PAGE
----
Abandoning the Path

You know that thing that happens sometimes when you plan out a project you have high hopes for, only for the work-part of it to take much longer than anticipated and in the process it ends up completely living down to all of your expectations?

Yeah, I do. I’m kind of living that right now with one particular painting which is giving me a lot of fits, but also a lot of lessons.

Life lessons, if you will.

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About a month ago I started working on this piece for an upcoming show I am really excited about. I have high expectations for this project, so I wanted this piece to be good. Real good. First I had to plan out the thing. I knew I wanted it to be big enough to fill the large space it would reside in, so I went out and purchased the biggest canvas I could afford for my budget. I also had a very specific aesthetic in mind for what I wanted it to be. Neat, but natural. Neutral colors. White background. Once I got in my mind what I wanted to do, I was excited. I felt confident that after successfully painting similar pieces on a smaller scale, I would have no problem executing this one.

So, after all that planning, I started to work. The bones of getting it laid out on the canvas took a few hours, which was great, but then adding in the specific elements that made it up, well, that took much much longer. There are a lot of lines in the piece, and each needed to be painted over multiple times in order for them to look the way I wanted, and I had to let the paint dry in intervals in order to achieve the intended effect. I was okay with how long it was taking at first, but as the hours and days wore on, I started to get the feeling that I had grossly underestimated the amount of time this thing was going to take.

Obviously I had my first obstacle, the timing, but what also became a problem was it looked, well, flat. The thick lines of paint weren’t doing the piece any favors. I mean, I actually liked how it looked pretty well in theory, but there was just something missing. I ended up working so meticulously on the tiny details that I lost the bigger picture of what I wanted the whole of it to be. My particular style just seemed lost in this giant monster of a thing, which made me lose all of my motivation to finish it. I started dragging myself to work on it, a bit dejected, because every time I added to it in hopes of livening it up, I got frustrated and wanted to throw the whole thing out the window.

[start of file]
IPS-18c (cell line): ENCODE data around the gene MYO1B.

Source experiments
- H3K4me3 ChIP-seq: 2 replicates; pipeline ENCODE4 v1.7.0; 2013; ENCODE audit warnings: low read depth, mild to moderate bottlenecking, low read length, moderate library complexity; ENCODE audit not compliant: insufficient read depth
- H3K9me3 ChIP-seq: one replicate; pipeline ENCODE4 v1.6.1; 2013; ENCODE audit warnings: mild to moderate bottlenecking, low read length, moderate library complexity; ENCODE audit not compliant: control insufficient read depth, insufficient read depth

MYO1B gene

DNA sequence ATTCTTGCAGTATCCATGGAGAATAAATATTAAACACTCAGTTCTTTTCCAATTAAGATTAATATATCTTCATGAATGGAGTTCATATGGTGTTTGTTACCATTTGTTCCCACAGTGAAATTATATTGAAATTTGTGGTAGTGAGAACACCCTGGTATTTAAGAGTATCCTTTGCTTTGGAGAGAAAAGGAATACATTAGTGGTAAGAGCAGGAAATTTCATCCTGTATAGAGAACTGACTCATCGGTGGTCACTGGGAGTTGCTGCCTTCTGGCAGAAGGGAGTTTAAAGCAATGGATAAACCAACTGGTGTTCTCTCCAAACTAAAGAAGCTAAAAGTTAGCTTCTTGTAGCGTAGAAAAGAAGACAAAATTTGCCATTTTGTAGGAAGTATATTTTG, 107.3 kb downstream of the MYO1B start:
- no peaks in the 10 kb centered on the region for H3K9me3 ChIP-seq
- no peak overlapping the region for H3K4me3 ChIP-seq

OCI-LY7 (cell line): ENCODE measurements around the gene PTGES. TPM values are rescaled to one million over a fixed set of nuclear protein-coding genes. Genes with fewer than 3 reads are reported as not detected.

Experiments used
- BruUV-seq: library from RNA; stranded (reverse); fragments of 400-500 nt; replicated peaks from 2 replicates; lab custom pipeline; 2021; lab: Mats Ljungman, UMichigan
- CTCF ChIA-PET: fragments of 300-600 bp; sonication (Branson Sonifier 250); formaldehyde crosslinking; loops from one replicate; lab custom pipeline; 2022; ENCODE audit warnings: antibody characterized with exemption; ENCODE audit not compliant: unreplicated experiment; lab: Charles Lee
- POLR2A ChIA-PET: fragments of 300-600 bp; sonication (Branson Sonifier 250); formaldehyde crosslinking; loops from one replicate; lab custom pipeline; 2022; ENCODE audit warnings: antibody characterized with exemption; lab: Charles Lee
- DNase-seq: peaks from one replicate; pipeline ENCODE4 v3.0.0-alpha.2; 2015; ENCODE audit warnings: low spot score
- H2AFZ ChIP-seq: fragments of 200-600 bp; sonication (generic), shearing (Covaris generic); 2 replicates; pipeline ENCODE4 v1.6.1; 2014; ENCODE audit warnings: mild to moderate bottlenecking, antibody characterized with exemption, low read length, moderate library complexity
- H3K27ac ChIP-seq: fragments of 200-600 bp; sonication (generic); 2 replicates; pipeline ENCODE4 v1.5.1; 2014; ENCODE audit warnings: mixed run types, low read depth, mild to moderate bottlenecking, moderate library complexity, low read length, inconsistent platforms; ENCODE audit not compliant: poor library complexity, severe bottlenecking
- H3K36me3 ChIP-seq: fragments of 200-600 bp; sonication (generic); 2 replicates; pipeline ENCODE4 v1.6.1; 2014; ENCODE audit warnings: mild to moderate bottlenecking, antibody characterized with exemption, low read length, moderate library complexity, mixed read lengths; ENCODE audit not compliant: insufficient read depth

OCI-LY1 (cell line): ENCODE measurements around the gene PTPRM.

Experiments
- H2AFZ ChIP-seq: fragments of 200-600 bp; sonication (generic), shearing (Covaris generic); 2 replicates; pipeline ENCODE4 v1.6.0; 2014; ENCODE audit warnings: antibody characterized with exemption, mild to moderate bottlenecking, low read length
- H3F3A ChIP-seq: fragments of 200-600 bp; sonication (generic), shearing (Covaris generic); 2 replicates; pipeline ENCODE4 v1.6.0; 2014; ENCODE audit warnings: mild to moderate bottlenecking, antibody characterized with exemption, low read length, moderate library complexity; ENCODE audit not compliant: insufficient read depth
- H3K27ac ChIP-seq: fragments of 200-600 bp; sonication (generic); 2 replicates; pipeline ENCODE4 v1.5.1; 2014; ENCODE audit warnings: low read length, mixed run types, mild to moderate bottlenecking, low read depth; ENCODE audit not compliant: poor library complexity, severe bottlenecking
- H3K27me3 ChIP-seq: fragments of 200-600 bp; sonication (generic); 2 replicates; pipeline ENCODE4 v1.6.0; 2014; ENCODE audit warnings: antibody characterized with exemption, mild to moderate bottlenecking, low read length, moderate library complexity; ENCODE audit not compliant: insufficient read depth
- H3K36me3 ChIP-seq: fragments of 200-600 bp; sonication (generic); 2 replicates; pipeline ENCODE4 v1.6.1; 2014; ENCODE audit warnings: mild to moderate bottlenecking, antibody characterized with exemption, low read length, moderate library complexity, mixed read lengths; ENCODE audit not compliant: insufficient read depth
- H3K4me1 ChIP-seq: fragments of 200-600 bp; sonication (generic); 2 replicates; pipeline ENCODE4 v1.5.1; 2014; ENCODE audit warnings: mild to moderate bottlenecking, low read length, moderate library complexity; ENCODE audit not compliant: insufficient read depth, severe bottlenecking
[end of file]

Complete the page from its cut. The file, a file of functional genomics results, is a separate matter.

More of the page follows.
Until last night.

After a long day, my husband Jeff and I had gotten the kiddo down to bed. I knew I needed to work on the painting after several days of putting it off, but I just couldn’t muster the energy. I started complaining to my husband about how time consuming and entirely frustrating the piece has been, and explained the flat effect I was struggling against. What was even worse was that he agreed that it was flat and it needed something more. Nothing more hope-dashing than having your worries confirmed! But he did it lovingly of course, so we went, side by side, to stare at it for a while to see if we could help the poor thing.

After gazing at it from far away, then up close, and analyzing every angle, I took one of Jeff’s suggestions about needing more dark lines and just got out a pen and started drawing on top of it. All that work and I was deliberately destroying what I had previously done! Ballsy. But I didn’t care. I had the same thought as Jeff did of what the painting needed several weeks ago, but I was scared to mess it up after spending a ton of time making the lines perfect. At this point, whatever, I just needed to scrap the original plans and come up with a new one.

As I was drawing I felt liberated. I realized that when I stop caring so much about the outcome and JUST PAINT (or in this instance, draw)- that is when the pieces fit together and whatever I am working on starts to look better than I even imagined it could be. I’m finding more and more through the process of working on my paintings that sometimes you have to let go of a perfectly good idea in order to get to a better one.

Isn’t that kind of how life works? Or maybe I should say, that IS kind of how life works. In my career and personal life I’ve laid out various plans and trajectories to get me to some ultimate goal of where I want to be. At times I have placed intense pressure on myself to follow those trajectories so I could land peacefully in my desired destination, ultimately forgetting that the path is what is important, not the goal. Sometimes you have to abandon where you think you should be going in order to get to the place you need to be. So many times in life, and especially now while I am in a season of growth and change, my original plans, the ones I’ve taken painstaking measures to follow through on the details with, are not the ones I end up wanting in the end anyway. I’ve learned to allow for the messier, more time consuming version of my life’s path to take over and carry me to a better, unimagined place.

Isn’t it funny how one piece of art can mean so much? Teach so much? Isn’t that what we ask for out of creativity anyway, to allow us to make something out of nothing and teach us lessons along the way? And in the end the lesson doesn’t really even matter as long as the process is meaningful.

Yet, somehow that messy process is the lesson, and is what means even more.